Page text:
I had always considered myself a pretty good runner, but when you’re running for your life you can never move fast enough. I glanced back, almost tripping over myself. I could see out of the corner of my eye his black mask, beady eyes, and his muddy fur coat. Though what scared me the most were his sharp canine teeth. Go ahead and laugh but I was running from… a dog. My flip-flops had fallen off my feet when I started running and the pavement was burning hot. I rounded the corner into my driveway, sprinting for my front door. I wasn’t always scared of dogs, but something happened that makes me run every time I see one.
Two years ago a dog ran into my yard where I was playing. When the dog started to wag his tail and bark I thought he was nice. So I tried to pet him, but apparently he didn’t want to be touched. When my hand got too close to his forehead he lashed out and bit me. I can only remember screaming and crying, waiting for the pain to go away. The next day when I woke up I was lying in the hospital bed with stitches on my right arm from my wrist to my elbow. Even though the dog had to go to the pound the fear and the scares he gave me never left.
I don’t know why but I never told anybody about what happened. You can imagine with my fear of something like this I was an easy target for bullies. No one wanted to hang out with me anymore. Even though before they were really only my friends because I was the school’s best track and cross-country runner (we had a really small school). It didn’t really bother me because I could always find something to do by myself, but my parents disagreed. “You need at least one friend, honey. Someone you can talk to other than us.” My parents always said that when they saw me reading, alone, up in the branches of a maple in our backyard. Though they were right, I was lonely. However, I didn’t want to become friends with anyone at my school, until I met someone who changed everything.
I knew the day would come when the teasing would become too much and I wouldn’t be able to take it any longer. On a Friday in October it happened and I ended up running to my house three miles away instead of taking the bus home. I went straight into the woods when I got home. I sat down in a pile of leaves, letting all the sadness and frustration that I was holding inside go. I listened to the hush of the trees and admired the beauty of the falling leaves.
Suddenly I heard whimpering, and it wasn’t mine. I glanced around quickly. At first I saw no one but then I saw the last thing I wanted to see, a dog. From instinct I stood up, legs tense, as if I was waiting for the starting gun in track, but the dog didn’t move. Even with my fear of canines a part of me wanted to go and comfort the wounded stray. Eventually, my heart overpowered my conscience and I couldn’t bear his pain. I knelt down ever so gently, so as not to frighten him, still he didn’t budge. Then carefully I reached out my right hand. My scar started to tingle, remembering the last time I was this close to a dog. Then, before I was ready the dog stretched out his neck, nudging his head into my hand. At that point I knew he needed me and I needed him.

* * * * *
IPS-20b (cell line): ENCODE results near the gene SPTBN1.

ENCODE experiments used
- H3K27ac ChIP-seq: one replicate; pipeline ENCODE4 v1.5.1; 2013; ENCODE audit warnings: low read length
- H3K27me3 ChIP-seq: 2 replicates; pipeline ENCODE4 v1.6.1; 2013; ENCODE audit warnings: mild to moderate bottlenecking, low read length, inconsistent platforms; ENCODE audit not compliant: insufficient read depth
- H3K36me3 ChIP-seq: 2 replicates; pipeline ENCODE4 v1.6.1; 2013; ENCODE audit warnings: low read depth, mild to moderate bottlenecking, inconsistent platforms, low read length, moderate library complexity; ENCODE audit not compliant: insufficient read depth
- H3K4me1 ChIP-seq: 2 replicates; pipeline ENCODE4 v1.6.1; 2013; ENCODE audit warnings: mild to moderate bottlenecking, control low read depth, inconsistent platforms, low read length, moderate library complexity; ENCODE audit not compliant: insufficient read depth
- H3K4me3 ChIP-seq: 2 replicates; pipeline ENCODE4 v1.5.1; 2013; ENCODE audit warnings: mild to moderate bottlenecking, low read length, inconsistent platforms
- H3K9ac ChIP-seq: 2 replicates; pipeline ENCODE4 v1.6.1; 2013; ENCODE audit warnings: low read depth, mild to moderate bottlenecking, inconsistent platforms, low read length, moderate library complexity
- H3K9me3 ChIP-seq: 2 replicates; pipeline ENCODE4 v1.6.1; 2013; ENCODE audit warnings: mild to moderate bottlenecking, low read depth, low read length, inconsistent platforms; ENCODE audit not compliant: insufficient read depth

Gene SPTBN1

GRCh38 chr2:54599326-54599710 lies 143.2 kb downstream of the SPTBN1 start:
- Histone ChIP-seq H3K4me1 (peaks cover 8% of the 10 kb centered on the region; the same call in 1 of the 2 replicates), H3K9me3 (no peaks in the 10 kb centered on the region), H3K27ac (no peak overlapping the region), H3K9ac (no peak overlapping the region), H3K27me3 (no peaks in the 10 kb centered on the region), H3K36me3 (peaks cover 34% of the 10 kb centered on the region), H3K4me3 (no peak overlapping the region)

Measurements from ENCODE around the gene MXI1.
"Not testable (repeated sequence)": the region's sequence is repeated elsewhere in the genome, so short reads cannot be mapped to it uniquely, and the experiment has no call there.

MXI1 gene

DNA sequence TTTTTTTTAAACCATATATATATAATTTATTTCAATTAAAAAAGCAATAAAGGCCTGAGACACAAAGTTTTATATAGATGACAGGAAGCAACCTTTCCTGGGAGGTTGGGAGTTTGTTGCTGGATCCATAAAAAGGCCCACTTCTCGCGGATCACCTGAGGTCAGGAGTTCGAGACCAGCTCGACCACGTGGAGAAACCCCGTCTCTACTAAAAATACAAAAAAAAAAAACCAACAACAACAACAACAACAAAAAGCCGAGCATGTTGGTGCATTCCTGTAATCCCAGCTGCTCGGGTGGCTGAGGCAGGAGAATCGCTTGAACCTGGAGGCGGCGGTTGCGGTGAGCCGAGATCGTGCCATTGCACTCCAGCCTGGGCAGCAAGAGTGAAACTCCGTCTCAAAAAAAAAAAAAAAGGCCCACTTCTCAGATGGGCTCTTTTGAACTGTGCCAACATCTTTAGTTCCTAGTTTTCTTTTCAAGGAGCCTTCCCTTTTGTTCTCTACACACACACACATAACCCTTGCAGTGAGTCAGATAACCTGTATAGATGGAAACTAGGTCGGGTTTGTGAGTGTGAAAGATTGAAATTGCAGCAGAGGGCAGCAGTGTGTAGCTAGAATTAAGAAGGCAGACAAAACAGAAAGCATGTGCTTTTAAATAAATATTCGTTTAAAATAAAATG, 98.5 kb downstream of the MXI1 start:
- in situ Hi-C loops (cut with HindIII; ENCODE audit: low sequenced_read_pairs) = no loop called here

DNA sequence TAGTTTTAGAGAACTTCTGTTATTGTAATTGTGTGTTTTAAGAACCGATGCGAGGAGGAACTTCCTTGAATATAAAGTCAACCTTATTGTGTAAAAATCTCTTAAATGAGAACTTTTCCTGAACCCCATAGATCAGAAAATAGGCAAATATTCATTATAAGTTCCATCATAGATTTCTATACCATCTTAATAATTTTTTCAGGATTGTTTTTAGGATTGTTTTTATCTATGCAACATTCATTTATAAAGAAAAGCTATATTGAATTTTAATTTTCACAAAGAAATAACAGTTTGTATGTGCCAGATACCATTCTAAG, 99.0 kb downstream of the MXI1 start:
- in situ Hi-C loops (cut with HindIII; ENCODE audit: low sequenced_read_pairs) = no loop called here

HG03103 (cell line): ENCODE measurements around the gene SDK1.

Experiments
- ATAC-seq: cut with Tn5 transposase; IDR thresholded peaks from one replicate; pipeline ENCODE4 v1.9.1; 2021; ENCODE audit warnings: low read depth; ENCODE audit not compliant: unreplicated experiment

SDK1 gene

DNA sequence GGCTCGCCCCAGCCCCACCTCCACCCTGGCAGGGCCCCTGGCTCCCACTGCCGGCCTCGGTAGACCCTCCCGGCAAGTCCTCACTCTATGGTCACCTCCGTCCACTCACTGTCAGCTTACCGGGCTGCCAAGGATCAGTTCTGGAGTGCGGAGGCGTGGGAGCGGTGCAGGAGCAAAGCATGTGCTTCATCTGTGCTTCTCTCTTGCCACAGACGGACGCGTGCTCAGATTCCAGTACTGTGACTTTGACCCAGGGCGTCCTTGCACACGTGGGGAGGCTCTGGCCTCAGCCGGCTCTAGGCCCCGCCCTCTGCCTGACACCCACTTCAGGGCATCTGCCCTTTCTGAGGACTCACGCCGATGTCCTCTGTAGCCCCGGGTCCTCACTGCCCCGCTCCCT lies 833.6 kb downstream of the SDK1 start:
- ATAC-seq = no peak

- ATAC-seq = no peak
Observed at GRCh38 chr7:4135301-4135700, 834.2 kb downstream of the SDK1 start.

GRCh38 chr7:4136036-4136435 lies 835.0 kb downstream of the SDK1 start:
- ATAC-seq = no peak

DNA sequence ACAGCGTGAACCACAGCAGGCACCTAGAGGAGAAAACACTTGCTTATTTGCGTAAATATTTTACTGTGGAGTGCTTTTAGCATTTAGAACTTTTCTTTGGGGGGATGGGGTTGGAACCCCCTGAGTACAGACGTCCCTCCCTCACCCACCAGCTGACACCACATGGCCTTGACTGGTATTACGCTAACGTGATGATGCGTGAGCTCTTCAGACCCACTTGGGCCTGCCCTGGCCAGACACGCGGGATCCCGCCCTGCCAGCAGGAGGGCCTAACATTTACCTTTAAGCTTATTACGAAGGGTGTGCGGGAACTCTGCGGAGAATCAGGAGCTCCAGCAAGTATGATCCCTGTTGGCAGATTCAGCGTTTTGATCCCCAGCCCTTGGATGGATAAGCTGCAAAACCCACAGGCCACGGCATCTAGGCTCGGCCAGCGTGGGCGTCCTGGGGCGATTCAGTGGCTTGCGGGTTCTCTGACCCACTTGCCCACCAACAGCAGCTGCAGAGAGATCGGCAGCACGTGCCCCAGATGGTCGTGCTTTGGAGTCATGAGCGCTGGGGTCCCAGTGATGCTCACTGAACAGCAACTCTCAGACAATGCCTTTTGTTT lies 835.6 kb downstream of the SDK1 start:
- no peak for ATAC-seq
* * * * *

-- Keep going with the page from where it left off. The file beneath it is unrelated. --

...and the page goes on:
The dog happily followed me home; sadly, he was limping the whole way. Some animal probably more frightening than any dog had wounded his back right foot. However, the expressions on my parents’ faces said it all. Their mouths had dropped to the floor speechless, and when I asked if we could keep him, they assured me that if he didn’t have rabies we could. Even after a few days with Scruffy (which is what we chose to name him) the statement “Dogs are man’s best friend” was proven true.
One day, a couple months after I found Scruffy, I was taking him for a walk and I noticed a sign on a telephone pole. The sign read:
Medium height, brown eyes, mutt, male,
scruffy light brown hair,
Answers to the name Copper.
If seen, please contact me at 544-0222,
or bring him to my house at
18 Sugar Hill Road, Easton, NH
Next to the writing there was a picture of Scruffy or Copper. No doubt about it, that was a picture of the dog who was sitting right beside me. My heart shattered into a million pieces. The dog who had rescued me from drowning in sadness belonged to someone else.
That evening I sat in bed, staring at the sign that I had torn down in anger. Just then it occurred to me that Annie was probably feeling just as miserable as I had before I found “Copper.” At that moment I knew I had to return my friend to his rightful owner.
The next day I brought Copper to Easton to find his owner. He seemed to recognize the smell near the house, but I didn’t want to let him go. When I knocked on the door I knew I had done the right thing. The girl answered the door and almost cried with happiness that her dog had come home. She thanked me about twenty times before she took Copper. Then, right as she was closing the door, I whispered, “He’s a great dog.” She must have recognized the sadness in my eyes because she offered for me to come over after school and walk Copper with her. Annie and I quickly became best friends and to this day we still are. Surprisingly enough, I owe it all to a dog.